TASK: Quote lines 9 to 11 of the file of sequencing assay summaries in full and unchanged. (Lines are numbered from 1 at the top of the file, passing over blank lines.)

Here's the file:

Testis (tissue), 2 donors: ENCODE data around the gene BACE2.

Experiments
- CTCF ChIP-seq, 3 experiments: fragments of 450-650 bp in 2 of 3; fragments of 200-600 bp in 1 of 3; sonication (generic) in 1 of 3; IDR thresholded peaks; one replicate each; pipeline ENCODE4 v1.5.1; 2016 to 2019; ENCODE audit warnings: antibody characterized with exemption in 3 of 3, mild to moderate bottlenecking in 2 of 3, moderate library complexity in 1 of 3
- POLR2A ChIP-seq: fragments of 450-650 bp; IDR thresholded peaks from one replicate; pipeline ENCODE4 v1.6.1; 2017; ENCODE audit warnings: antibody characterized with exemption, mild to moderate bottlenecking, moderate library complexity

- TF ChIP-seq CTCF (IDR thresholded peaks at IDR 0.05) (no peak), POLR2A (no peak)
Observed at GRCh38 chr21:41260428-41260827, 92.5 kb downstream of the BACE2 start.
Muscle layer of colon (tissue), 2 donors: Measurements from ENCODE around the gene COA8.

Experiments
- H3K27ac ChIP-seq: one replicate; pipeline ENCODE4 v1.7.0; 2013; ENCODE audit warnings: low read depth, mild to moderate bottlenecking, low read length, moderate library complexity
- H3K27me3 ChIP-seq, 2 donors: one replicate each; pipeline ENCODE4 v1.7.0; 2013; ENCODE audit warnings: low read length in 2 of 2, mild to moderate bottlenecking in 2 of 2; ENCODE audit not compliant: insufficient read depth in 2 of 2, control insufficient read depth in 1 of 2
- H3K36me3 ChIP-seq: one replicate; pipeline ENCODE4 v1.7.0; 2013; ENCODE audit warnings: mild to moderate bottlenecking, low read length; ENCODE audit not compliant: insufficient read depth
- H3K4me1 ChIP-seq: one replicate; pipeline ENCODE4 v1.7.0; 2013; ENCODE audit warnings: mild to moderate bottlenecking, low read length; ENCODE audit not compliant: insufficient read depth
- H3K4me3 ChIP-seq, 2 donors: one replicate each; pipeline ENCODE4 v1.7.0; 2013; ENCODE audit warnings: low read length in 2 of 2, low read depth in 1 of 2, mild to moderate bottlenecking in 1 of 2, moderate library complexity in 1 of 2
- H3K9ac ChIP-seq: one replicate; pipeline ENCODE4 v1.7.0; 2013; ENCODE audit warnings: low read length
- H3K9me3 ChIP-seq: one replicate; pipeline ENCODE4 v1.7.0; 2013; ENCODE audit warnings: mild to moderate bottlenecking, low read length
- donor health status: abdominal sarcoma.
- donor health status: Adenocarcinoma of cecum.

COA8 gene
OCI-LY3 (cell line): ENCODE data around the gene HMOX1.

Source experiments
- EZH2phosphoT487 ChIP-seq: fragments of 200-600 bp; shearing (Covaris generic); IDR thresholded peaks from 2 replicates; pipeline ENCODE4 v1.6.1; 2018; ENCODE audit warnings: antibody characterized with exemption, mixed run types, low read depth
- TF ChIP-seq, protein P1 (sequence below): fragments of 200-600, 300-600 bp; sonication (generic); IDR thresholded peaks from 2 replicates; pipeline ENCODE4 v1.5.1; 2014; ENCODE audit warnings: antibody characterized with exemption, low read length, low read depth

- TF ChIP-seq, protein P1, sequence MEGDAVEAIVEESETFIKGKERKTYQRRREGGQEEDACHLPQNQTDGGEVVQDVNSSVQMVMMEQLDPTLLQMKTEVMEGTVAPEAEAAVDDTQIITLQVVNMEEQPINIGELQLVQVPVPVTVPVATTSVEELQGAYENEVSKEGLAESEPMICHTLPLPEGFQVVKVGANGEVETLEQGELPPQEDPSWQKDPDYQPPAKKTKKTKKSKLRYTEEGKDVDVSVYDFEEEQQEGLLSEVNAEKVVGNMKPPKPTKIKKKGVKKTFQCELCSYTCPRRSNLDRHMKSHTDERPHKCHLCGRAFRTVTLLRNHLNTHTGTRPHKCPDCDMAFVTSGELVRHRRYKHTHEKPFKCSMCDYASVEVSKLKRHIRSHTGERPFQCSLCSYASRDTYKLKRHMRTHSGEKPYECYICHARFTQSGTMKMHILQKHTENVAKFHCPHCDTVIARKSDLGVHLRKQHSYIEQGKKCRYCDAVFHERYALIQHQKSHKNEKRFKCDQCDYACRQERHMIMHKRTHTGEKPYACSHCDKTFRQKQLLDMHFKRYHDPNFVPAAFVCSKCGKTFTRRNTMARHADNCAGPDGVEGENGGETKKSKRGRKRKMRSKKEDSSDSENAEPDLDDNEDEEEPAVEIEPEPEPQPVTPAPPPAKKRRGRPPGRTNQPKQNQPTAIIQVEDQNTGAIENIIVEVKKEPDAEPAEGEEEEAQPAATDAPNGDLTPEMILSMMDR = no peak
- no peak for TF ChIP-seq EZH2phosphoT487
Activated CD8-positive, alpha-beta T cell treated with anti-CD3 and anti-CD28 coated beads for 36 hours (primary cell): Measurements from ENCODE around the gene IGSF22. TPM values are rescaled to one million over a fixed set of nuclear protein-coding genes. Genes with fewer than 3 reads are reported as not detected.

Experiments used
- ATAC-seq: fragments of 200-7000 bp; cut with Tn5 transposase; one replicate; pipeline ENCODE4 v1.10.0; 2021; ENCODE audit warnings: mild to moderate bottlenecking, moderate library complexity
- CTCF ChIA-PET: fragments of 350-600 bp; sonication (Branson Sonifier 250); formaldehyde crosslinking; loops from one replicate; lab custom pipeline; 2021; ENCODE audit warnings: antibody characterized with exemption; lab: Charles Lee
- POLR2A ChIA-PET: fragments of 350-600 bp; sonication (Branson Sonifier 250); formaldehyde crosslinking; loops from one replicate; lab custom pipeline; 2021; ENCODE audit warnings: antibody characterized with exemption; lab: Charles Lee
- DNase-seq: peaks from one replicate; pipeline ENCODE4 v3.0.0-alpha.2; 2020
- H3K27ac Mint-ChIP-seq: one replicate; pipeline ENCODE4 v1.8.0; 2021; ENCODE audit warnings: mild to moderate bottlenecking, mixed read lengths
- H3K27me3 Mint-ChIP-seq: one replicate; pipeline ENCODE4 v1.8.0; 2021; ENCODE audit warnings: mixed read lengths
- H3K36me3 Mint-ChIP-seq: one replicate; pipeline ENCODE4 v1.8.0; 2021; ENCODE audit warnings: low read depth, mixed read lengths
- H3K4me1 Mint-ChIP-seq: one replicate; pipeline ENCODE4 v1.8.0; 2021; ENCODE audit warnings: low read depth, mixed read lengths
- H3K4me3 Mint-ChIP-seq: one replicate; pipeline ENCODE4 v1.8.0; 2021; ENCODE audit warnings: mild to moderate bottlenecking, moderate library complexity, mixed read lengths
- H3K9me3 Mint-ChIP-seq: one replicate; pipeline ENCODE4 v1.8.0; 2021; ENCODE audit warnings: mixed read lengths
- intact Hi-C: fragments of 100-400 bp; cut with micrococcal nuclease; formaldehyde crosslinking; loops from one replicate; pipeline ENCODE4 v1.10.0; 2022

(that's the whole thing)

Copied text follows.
- H3K27ac ChIP-seq: one replicate; pipeline ENCODE4 v1.7.0; 2013; ENCODE audit warnings: low read depth, mild to moderate bottlenecking, low read length, moderate library complexity
- H3K27me3 ChIP-seq, 2 donors: one replicate each; pipeline ENCODE4 v1.7.0; 2013; ENCODE audit warnings: low read length in 2 of 2, mild to moderate bottlenecking in 2 of 2; ENCODE audit not compliant: insufficient read depth in 2 of 2, control insufficient read depth in 1 of 2
- H3K36me3 ChIP-seq: one replicate; pipeline ENCODE4 v1.7.0; 2013; ENCODE audit warnings: mild to moderate bottlenecking, low read length; ENCODE audit not compliant: insufficient read depth